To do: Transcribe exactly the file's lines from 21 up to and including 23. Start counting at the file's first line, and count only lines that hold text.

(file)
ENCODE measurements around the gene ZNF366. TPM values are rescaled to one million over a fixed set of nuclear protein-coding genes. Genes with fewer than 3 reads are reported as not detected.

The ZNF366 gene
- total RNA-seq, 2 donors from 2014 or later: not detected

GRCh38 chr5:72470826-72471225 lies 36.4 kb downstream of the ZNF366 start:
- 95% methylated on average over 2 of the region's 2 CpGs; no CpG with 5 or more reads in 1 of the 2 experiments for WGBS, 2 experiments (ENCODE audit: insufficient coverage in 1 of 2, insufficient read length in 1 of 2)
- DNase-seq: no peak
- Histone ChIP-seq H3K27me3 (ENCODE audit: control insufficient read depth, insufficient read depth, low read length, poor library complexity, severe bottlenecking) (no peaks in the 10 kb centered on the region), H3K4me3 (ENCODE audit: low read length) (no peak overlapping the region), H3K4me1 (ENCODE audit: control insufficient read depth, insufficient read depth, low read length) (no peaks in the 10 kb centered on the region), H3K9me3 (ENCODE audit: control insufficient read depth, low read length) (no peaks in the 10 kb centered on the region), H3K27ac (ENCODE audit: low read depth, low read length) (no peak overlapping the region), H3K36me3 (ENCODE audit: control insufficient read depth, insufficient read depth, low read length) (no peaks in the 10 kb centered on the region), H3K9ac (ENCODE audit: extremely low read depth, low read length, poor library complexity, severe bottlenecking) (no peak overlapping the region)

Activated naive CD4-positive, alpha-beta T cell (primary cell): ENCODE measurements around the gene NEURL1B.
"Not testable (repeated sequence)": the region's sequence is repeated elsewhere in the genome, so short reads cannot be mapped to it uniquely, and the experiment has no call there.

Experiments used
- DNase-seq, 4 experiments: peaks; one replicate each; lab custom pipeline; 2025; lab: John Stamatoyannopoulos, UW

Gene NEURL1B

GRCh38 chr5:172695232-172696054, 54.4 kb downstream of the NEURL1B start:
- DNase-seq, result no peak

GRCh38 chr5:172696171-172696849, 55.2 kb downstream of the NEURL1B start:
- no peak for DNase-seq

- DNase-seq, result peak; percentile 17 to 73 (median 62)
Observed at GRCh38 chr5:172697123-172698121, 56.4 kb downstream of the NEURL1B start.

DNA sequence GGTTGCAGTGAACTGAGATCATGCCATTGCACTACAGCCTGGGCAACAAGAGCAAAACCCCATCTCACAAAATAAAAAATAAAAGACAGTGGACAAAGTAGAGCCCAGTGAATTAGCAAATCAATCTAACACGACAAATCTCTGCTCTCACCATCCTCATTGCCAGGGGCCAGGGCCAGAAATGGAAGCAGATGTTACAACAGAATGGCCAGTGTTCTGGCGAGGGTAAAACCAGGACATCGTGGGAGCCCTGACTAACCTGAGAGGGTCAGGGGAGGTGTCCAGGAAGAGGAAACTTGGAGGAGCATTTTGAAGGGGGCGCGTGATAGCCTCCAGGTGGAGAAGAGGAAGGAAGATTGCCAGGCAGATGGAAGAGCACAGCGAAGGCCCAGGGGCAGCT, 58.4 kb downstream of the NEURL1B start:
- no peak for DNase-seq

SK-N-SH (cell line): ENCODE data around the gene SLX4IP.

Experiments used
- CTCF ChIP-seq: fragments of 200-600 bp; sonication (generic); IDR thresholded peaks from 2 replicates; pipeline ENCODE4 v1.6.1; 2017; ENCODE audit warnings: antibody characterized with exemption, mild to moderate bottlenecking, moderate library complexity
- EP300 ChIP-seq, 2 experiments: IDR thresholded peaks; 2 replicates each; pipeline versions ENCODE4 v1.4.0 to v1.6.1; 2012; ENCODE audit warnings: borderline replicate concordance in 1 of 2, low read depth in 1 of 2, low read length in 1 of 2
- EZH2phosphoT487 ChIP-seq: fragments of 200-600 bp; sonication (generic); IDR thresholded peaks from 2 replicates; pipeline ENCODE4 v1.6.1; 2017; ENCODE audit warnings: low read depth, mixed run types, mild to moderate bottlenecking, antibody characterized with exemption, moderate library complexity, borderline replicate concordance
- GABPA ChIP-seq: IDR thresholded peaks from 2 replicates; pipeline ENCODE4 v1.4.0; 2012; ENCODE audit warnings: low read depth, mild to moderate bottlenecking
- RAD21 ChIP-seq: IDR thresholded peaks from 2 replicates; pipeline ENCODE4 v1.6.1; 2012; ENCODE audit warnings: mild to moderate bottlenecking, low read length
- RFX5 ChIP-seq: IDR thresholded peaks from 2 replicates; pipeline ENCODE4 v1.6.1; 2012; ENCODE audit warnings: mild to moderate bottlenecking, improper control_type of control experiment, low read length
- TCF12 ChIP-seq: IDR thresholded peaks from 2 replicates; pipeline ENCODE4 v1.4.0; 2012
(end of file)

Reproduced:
SK-N-SH (cell line): ENCODE data around the gene SLX4IP.

Experiments used
- CTCF ChIP-seq: fragments of 200-600 bp; sonication (generic); IDR thresholded peaks from 2 replicates; pipeline ENCODE4 v1.6.1; 2017; ENCODE audit warnings: antibody characterized with exemption, mild to moderate bottlenecking, moderate library complexity